Either you can accept a mythological concept of God that both theist and atheist accept applies to polytheistic cultures or accept the theist definition of the absolute. In logical this is known as the fallacy of the "false alternative". Meaning that there is no third way of looking at it let alone a fourth way etc... The theist try to trap me every time into only using their definitions. If the Universe is God then God can not be "super" natural. I guess I see God the way I see the internet. If we didn't exist neither would the net. If we (conscious or sentient beings) didn't exist neither would God. The atheist debate with theist on whether we created God or God created us. To me the question is worse then the "What came first the chicken or the egg?" The answer to both seems like it should be almost the same.
Neither, they come from each other. The Universe is energy. This energy has the properties on consciousness. Some how the illusion of matter is formed. The consciousness then is somehow able to incarnate or enter and manipulate matter so matter now appears to be conscious. But if materialist or the common atheist accepted that matter "is" conscious why would they be so repulsed by pantheism? Since matter is just a collection of energy (which even physicist admit is composed more of empty space then actual solid anything) then it is like saying darkness is the absence of light. In other words light is the only real quality. Darkness is just the absence of this real thing called light.
So if we perceive darkness as something real existing of itself then we are perceiving an illusion.Darkness is real only in the sense that when it is dark outside we have a harder time seeing and may suffer the consequences. This is the same reason we accept the illusion of matter. It is simply easier to deal with this way. Our eyes don't adjust to the darkness. Our eyes adjust to the available light. Again this is because darkness like matter is an illusion. Before you go off on me. Hear me out on this one point.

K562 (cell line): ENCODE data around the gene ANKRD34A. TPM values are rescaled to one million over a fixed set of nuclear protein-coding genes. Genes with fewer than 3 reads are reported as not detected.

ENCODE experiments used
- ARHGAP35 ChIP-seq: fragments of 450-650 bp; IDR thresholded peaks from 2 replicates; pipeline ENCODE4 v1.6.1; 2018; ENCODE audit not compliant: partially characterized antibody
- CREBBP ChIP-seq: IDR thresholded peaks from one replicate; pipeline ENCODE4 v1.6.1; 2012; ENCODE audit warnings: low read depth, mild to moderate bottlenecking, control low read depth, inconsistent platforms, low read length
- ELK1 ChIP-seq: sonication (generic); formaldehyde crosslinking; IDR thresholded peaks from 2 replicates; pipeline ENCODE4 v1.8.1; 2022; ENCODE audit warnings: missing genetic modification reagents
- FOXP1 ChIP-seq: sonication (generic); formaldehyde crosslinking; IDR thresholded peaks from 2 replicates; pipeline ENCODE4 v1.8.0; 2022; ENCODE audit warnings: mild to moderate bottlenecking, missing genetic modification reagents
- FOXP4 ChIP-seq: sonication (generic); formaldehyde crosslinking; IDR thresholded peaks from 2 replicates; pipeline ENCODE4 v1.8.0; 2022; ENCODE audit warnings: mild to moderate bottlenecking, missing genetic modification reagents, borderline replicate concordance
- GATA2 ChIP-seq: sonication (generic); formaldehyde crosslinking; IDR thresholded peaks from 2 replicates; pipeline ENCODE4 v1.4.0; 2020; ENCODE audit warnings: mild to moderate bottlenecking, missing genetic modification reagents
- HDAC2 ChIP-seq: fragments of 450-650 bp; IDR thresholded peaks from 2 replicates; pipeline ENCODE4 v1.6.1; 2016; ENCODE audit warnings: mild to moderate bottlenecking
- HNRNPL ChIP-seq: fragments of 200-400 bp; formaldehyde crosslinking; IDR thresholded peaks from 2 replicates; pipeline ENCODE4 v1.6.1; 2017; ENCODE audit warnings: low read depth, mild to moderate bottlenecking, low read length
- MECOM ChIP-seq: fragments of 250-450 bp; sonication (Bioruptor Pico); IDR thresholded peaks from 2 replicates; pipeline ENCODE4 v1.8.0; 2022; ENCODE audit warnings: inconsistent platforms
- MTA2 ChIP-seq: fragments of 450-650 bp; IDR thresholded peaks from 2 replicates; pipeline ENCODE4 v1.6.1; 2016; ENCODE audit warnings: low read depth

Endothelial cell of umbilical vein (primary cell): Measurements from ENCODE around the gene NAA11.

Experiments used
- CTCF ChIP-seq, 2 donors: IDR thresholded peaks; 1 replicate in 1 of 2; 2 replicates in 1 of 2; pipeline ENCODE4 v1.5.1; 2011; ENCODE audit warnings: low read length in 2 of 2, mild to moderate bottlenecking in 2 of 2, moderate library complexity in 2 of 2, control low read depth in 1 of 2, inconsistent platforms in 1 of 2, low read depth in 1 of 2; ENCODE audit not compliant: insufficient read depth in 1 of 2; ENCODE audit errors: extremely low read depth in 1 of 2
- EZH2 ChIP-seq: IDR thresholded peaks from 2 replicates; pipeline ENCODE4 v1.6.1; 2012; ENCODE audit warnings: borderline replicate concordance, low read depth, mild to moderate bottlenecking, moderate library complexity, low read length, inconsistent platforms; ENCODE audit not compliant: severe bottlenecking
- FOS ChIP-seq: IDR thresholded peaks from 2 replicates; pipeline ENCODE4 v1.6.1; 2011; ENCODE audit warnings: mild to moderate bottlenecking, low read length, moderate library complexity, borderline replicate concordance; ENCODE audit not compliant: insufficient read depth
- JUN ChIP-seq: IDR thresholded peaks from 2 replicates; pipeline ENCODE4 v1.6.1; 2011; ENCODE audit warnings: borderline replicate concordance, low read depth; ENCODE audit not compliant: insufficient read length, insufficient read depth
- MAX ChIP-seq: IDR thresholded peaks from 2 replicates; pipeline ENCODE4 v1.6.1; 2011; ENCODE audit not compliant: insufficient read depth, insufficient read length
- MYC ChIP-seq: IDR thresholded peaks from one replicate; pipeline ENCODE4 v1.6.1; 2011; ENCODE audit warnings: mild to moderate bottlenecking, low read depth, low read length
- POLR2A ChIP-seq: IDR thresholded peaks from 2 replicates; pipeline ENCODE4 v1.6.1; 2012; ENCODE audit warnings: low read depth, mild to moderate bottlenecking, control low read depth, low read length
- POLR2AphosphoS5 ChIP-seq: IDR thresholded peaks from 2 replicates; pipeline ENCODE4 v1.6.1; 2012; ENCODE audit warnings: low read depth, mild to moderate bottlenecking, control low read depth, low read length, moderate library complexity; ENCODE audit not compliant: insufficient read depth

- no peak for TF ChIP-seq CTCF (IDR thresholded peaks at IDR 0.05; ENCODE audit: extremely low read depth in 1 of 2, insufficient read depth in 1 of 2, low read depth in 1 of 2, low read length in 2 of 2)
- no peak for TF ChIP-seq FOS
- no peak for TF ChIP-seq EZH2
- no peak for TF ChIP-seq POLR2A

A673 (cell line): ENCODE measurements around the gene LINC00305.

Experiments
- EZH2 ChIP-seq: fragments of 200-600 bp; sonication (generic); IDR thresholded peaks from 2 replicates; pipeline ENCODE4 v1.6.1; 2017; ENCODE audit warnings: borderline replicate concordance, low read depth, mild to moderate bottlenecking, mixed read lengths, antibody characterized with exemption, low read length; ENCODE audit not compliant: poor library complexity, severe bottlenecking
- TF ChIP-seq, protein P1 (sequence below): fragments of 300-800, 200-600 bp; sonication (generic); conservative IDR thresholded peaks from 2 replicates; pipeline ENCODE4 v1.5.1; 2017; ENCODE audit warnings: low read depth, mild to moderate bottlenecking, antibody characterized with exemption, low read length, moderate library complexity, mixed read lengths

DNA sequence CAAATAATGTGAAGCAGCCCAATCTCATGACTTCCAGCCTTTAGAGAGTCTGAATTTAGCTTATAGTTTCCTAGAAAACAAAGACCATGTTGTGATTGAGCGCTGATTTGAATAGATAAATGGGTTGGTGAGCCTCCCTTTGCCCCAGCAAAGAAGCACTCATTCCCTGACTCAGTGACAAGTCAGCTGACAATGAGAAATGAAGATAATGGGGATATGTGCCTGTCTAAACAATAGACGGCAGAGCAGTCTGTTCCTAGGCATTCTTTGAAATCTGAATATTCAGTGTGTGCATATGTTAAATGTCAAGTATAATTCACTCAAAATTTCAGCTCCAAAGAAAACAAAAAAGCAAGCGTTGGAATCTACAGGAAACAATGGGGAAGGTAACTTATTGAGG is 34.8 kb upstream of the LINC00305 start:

I don't mean illusion like a typical atheist.The atheist like the theist usually accepts the absolutes as a given in debate. Either things "exist" absolutely or they are "illusion" absolutely. I am using illusion in the scientific sense such as a rainbow or other optical illusion. If you see a mirage you are seeing something maybe not a body of water but something. A rainbow may be an optical "illusion" but it is real in the sense that you are not imagining something that no one else can perceive. I see matter like I see a rainbow. They are both illusions. Most romantics don't want to be told to see rainbows as light reflected off of rain drops in the air.And most materialist don't want to accept what quantum physics says about the illusion of matter.
Even quantum physicist if they are materialist (as they typically are) don't want to see matter for what it is. For this reason Einstein himself had problems with quantum theory even though it wouldn't exist without him probably. Quantum physicist treat their "theory" in the same way ironically the same way creationist treat the Evolution "theory". As just a construct of the mind. Neither will face that matter is not an absolute any more than God is. Both our just a construct of the mind. They are real but not in the way we think they are. What I am trying to say is to the theist God is the Absolute. To materialist and most atheist Matter is the Absolute. To me Energy and Awareness is the same and all else is an illusion that individual consciousness(s) play with themselves.
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From the officers:
The ACA Lecture Series continues Sunday, February 4th, 12:15pm at the Austin History Center, 9th and Guadaupe. Chase Hunter will speak on "Inside Scientology 2: the Sea Org". The lecture is free and open to the public. The building opens at noon.